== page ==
Scampering through the tunnels of an underground rail station, we might feel like scurrying subterranean rodents, but our well-lit and ventilated tunnels bear little resemblance to the complex communal burrows constructed by rodent excavators. Apart from the lack of oxygen in remote burrow corners, sound carries differently through burrow tunnels than in open air. ‘Frequencies higher than 1 kHz are notably attenuated, even over distances of just a few meters, while lower frequencies are amplified’, says Kai Caspar from the University of Duisburg-Essen, Germany. In addition, the hearing of the rodent species that have descended beneath the surface has altered over time; the question was, had burrowing rodents lost hearing simply through lack of use, or had they actively adapted their hearing to their unique acoustic environment? For example, subterranean rodents could have reduced the sensitivity of their hearing to protect their ears from sounds amplified by tunnels, instead of allowing the sense simply to waste away.

To find out, Caspar and his colleagues Alexandra Heinrich, Lea Mellinghaus, Patricia Gerhardt and Sabine Begall (also from the University of Duisburg-Essen) decided to test the hearing of three subterranean species: naked mole rats (Heterocephalus glaber) and Mashona mole rats (Fukomys darlingi), which took to burrowing ∼25 million years ago, and the South American coruro (Spalacopus cyanus), which only adopted a subterranean lifestyle 3.5 million years ago. The team gently anaesthetised the animals, ranging from youngsters to elderly seniors, playing sounds to the slumbering creatures ranging from a low-pitched 30 Hz buzz up to ultrasonic 36 kHz squeals at volumes of 10–80 dB, recording their brainwaves to determine their hearing thresholds at each pitch.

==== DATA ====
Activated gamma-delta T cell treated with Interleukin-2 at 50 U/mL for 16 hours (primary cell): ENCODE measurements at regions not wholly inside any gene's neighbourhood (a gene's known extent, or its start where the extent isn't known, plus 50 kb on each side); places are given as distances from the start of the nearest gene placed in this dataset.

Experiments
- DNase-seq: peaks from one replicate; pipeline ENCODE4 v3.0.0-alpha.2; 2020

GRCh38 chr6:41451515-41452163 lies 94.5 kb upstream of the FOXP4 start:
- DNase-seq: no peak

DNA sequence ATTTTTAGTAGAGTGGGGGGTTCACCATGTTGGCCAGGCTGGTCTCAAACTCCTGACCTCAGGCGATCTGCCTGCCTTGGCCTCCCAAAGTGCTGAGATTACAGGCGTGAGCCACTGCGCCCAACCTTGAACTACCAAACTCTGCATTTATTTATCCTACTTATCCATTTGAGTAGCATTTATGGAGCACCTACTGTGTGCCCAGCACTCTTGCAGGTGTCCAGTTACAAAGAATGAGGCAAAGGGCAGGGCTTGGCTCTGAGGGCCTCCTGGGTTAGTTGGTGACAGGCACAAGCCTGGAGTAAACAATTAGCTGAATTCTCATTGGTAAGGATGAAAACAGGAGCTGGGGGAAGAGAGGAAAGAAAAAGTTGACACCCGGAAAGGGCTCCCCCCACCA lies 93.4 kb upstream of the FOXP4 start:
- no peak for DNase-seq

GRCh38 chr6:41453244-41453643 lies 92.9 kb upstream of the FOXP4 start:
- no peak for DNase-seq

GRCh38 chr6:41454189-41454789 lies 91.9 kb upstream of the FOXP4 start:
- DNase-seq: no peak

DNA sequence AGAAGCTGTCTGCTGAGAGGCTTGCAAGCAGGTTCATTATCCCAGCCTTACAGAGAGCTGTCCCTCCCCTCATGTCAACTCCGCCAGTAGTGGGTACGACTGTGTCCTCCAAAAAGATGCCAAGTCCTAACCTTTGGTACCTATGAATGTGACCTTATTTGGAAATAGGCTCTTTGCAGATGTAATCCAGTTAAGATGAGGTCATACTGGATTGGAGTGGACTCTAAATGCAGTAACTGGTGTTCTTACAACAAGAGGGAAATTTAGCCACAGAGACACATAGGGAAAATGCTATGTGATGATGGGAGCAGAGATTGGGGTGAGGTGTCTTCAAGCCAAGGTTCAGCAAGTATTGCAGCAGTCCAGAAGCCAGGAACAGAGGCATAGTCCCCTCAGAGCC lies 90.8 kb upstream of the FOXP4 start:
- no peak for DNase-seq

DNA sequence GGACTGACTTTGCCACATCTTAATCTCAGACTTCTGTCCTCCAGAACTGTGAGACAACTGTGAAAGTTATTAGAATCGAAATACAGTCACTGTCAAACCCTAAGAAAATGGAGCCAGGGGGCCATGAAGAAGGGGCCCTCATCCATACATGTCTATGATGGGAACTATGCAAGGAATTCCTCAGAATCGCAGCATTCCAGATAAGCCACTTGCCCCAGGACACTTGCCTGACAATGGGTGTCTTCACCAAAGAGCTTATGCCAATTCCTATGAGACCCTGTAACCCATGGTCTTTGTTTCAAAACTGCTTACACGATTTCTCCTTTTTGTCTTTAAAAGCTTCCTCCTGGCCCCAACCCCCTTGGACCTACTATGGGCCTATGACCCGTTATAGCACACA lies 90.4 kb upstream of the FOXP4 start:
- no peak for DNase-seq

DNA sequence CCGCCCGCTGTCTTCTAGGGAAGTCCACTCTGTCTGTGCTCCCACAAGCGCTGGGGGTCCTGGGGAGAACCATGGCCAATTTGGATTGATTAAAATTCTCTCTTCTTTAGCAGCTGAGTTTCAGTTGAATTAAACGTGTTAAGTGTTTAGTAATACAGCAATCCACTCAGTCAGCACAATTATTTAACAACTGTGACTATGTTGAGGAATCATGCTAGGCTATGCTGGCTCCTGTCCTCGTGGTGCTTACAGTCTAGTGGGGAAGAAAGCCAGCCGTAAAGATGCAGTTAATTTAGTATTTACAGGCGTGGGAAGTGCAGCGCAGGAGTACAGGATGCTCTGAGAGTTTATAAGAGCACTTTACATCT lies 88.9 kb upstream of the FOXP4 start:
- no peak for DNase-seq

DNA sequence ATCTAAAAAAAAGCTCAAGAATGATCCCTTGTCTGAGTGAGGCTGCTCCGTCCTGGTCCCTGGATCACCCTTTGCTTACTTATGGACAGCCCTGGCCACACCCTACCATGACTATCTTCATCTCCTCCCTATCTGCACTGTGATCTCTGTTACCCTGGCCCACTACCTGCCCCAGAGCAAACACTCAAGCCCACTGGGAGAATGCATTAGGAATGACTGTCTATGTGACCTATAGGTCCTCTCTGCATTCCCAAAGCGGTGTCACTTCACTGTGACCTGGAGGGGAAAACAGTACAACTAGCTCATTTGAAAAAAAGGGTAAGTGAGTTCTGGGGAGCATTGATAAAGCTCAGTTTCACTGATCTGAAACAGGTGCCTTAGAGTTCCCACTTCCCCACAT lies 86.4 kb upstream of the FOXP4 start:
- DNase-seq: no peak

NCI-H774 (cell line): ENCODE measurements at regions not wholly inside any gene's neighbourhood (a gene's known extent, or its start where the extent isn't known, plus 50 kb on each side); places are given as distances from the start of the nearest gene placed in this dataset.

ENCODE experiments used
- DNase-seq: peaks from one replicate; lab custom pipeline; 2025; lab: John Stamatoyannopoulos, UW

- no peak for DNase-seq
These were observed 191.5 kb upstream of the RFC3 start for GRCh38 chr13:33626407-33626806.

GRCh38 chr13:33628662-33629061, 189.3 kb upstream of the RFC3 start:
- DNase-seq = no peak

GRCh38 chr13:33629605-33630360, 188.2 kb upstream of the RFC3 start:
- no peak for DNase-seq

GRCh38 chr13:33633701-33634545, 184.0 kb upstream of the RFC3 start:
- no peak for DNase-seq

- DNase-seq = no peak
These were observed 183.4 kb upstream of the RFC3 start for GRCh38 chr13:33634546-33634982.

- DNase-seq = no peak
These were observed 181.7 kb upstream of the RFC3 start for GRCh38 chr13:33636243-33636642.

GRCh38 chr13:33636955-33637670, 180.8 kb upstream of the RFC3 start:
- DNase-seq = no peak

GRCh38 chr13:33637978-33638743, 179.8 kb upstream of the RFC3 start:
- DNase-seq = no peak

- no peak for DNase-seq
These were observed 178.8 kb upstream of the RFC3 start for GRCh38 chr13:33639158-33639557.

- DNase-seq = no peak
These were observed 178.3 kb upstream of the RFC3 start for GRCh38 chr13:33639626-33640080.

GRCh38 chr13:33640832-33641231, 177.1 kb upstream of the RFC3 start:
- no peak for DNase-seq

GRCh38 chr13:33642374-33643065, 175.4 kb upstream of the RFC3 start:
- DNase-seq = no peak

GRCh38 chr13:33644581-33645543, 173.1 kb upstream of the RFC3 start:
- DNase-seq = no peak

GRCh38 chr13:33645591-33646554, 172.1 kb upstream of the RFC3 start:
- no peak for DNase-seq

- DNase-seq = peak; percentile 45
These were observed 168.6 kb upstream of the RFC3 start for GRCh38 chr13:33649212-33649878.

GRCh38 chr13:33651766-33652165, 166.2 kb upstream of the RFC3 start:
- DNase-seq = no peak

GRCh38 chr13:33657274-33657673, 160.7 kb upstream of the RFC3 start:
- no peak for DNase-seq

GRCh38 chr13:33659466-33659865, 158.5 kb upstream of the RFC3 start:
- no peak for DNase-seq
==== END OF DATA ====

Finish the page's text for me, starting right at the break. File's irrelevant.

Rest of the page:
And when the researchers compared the rodents’ hearing, it was clear that the hearing of the recent coruro burrowers was far more sensitive than the hearing of the long-term mole-rat excavators. The coruros could still hear ultrasonic sounds up to ∼32 kHz, while the Mashona mole-rats’ hearing tapered out around 4 kHz and the naked mole-rats could barely hear above 6 kHz. Both mole-rat species had lost hearing over the 25 million years since their subterranean shift. Yet, the hearing of all three species was most sensitive to sounds pitched around 1 kHz, which carry most strongly through underground passages. And, when the team recorded conversations between pairs of coruros, Mashona mole-rat duos and a trio of chirping naked mole-rats, the coruros spoke most softly (∼52.6 dB), while the naked mole-rats had the loudest voices ∼58.3 dB, probably to compensate for their poor hearing.

So, it seems that rodents don't necessarily lose hearing sensitivity rapidly when they switch to burrowing for a living; coruros haven't done away with their ultrasonic hearing, even though high pitched squeaks barely carry beneath the ground. However, Caspar says, ‘life underground appears to quickly promote a shift of the region of best hearing to low frequencies around 1 kHz’. And, although some aspects of the rodents’ hearing could have dwindled through lack of use, the rodents seem to have tuned their hearing to be most sensitive to a specific range, ‘[possibly] to make the most of the unusual acoustic features of their subterranean homes’, says Caspar.

Either way, mole-rat hearing is better than some had thought, in keeping with the creatures’ sociable lifestyle nattering in nest chambers, despite the toll taken over time by their subterranean existence on their appreciation of the squeakier end of the rodent range.

K. R.
Evoked auditory potentials from African mole-rats and coruros reveal disparity in subterranean rodent hearing
J. Exp. Biol.
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